While past studies have accounted for chronic diseases and acute illness severity, few have accounted for both. We wanted to see whether the associations of delirium with mortality remained so even after accounting for acute and chronic health factors, so we modelled both these together in a frailty index. This included 31 variables encompassing chronic disease, acute illness parameters, and functional status and was applied in a large cohort of acute medical older inpatients. Continue reading

Older people are living longer than before, but are they living healthier?

Ruby Yu is a research assistant professor at the Chinese University of Hong Kong (CUHK), specialising in gerontology and geriatrics. She is also a research fellow at the CUHK Jockey Club Institute of Ageing. Her recent paper Trajectories of frailty among Chinese older people in Hong Kong between 2001 and 2012: An Age-period-cohort Analysis was published today in Age and Ageing journal.

There is no doubt that people from countries all over of the world are living longer, but there is little evidence to suggest that older people today are living healthier than their predecessors did at the same age. This is a major cause of concern for many governments around the world because if the added years of people today are dominated by chronic diseases and functional disabilities, there will be negative implications (e.g., extended treatment for older people which increases the health and social care cost to society). Continue reading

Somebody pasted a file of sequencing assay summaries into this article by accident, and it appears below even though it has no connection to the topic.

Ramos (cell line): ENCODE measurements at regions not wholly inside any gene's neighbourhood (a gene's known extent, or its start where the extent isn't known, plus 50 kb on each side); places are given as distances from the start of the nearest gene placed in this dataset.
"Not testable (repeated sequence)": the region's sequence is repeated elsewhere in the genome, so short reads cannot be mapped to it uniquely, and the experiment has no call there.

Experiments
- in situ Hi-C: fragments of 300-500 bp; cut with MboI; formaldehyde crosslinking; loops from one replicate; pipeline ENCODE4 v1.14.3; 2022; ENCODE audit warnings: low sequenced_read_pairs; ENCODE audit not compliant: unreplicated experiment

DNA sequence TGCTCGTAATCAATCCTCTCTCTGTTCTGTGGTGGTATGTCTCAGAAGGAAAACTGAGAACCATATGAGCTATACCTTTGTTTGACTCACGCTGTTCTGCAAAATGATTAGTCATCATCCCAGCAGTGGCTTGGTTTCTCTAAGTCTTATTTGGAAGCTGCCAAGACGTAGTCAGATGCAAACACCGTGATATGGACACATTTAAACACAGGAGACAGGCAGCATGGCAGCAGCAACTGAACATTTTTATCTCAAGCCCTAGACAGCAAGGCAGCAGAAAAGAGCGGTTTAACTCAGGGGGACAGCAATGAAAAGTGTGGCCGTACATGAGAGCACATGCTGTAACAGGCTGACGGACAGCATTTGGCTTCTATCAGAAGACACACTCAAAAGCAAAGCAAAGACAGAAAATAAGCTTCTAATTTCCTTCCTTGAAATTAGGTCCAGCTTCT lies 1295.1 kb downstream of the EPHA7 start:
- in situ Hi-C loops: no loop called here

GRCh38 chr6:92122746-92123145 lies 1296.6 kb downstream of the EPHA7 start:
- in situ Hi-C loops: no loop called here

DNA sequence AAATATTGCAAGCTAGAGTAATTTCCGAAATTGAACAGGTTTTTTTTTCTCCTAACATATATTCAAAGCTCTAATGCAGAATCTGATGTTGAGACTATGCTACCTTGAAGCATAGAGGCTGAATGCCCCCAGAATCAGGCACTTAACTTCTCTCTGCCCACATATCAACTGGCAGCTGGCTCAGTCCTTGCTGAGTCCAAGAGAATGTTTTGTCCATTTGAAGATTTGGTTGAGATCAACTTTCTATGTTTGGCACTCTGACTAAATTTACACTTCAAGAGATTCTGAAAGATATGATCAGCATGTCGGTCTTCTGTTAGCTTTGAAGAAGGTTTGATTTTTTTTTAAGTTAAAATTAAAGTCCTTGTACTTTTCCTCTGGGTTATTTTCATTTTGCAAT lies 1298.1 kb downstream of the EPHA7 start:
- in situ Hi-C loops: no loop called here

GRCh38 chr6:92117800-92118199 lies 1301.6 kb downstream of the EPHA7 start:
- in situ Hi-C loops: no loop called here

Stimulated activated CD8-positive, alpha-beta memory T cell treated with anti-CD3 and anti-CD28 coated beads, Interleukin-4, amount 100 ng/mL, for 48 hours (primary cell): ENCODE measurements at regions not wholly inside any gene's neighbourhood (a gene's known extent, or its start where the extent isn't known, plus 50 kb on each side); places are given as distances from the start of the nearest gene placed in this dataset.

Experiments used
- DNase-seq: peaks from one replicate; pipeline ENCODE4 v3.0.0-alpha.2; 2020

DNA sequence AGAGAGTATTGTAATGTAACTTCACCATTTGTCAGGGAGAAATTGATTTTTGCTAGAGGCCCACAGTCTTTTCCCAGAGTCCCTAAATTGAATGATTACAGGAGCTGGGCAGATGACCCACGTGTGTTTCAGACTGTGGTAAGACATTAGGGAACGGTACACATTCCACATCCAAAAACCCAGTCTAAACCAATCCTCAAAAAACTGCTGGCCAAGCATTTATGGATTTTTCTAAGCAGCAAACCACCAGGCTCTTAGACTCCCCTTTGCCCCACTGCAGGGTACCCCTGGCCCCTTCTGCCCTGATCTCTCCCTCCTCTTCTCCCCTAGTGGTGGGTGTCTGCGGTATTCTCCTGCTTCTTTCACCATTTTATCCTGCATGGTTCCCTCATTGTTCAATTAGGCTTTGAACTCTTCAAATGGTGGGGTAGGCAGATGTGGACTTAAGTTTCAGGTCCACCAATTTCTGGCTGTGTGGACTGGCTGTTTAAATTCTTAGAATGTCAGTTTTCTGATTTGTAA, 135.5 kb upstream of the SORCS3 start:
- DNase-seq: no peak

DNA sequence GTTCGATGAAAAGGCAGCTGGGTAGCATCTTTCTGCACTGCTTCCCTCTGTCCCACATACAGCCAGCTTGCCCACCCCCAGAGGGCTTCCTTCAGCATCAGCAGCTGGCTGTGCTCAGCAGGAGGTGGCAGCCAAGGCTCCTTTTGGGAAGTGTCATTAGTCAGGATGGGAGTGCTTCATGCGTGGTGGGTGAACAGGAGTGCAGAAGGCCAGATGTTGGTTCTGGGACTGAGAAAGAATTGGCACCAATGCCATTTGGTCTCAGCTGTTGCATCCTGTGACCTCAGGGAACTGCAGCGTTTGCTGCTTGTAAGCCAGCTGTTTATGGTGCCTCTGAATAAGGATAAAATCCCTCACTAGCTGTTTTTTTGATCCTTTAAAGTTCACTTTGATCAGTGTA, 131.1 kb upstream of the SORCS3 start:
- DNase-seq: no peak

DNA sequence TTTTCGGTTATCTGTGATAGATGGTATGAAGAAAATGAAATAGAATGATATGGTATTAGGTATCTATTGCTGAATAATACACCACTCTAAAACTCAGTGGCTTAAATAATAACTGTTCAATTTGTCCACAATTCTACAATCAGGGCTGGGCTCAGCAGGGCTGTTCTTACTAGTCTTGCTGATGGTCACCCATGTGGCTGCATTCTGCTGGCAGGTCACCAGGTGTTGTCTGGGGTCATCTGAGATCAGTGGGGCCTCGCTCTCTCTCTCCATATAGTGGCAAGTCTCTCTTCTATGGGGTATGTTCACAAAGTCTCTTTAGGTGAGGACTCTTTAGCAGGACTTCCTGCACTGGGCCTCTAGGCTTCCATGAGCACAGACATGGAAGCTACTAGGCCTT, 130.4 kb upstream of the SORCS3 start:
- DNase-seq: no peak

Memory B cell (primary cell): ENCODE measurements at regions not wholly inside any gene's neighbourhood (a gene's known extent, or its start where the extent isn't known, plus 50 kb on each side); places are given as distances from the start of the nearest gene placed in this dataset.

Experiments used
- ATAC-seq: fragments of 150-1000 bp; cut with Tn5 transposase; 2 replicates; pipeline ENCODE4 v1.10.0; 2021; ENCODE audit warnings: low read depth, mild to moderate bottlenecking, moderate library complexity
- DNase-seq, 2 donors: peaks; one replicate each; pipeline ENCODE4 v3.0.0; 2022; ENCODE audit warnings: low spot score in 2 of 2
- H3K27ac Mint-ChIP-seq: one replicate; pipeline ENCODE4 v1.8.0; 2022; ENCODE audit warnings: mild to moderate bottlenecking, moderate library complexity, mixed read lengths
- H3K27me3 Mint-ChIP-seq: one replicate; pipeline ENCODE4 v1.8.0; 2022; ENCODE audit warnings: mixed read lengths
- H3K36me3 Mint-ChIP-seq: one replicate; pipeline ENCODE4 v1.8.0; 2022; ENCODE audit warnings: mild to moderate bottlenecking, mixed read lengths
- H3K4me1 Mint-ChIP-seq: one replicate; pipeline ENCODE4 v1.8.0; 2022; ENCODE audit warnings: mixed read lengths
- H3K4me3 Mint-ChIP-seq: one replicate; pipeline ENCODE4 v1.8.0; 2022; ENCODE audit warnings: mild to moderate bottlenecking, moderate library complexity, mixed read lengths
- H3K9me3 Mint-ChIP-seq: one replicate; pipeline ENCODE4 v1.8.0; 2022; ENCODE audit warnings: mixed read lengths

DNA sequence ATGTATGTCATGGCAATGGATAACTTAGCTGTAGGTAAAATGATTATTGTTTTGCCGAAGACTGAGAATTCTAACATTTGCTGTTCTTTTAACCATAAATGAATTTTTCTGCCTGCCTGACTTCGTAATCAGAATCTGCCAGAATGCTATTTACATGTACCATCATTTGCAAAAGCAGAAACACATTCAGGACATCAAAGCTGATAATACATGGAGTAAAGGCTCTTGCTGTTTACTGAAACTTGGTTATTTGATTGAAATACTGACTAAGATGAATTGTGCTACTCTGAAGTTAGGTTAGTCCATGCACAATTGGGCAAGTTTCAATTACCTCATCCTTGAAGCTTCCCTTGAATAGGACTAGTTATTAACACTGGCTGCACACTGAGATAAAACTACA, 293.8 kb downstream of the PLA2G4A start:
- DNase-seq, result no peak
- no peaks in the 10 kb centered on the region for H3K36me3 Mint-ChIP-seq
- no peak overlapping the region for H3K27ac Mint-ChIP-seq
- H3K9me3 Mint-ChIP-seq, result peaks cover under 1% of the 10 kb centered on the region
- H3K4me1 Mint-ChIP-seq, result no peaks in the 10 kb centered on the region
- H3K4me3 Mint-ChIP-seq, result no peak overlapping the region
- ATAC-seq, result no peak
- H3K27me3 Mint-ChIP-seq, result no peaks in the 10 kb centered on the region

Catching some zzz’s with Z-drugs? You might want to reconsider

Dr Ilan Matok heads the pharmacoepidemiology research unit in the Hebrew University of Jerusalem’s School of Pharmacy, and directs research evaluating the safety of medication. Their research was recently published in Age and Ageing.

Insomnia is a very common medical complaint, and increases with age. Patients with insomnia often report increased daytime fatigue, confusion, anxiety, and depression. While insomnia can have a significant negative impact on quality of life, a recent study highlights the need for careful consideration in the use of sleeping medication to manage this condition, especially among older adults.

It is widely recognized that the use of traditional “benzodiazepine” type sleeping medication (e.g. nitrazepam), increase the risk of fractures and falls in older adults. However, less is known about the safety of “non-benzodiazepine” sleeping medication, otherwise known as “Z-drugs” (e.g zopiclone). In fact, these drugs have been marketed as safer than benzodiazepine medication, and are often perceived as such by clinicians and patients alike. Continue reading

‘We don’t need no education…’ Teaching about delirium in medical schools

Dr Claire Copeland is a Consultant Physician in Care of the Elderly and Stroke Medicine at Forth Valley Royal Hospital. Her paper Development of an international undergraduate curriculum for delirium using a modified Delphi process has recently been published in Age and Ageing. She tweets at @Sparklystar55

Back in 2015 a workshop at the European Delirium Association (EDA) conference was held to bring together a group of delirium experts. Its purpose? To develop a consensus agreement on a delirium curriculum for medical undergraduates.

Most of you reading this I’m sure will be familiar with delirium. It’s technically been around for centuries. However there are many working in healthcare who still do not know about it. Or if they do, they refer to it by every other name except delirium. Continue reading

How older people move in bed when they are ill

Kenneth Rockwood MD, FRCPC, FRCP is Professor of Medicine (Geriatric Medicine & Neurology) at Dalhousie University, and a staff physician at the Halifax Infirmary of the Nova Scotia Health Authority. He tweet @Krockdoc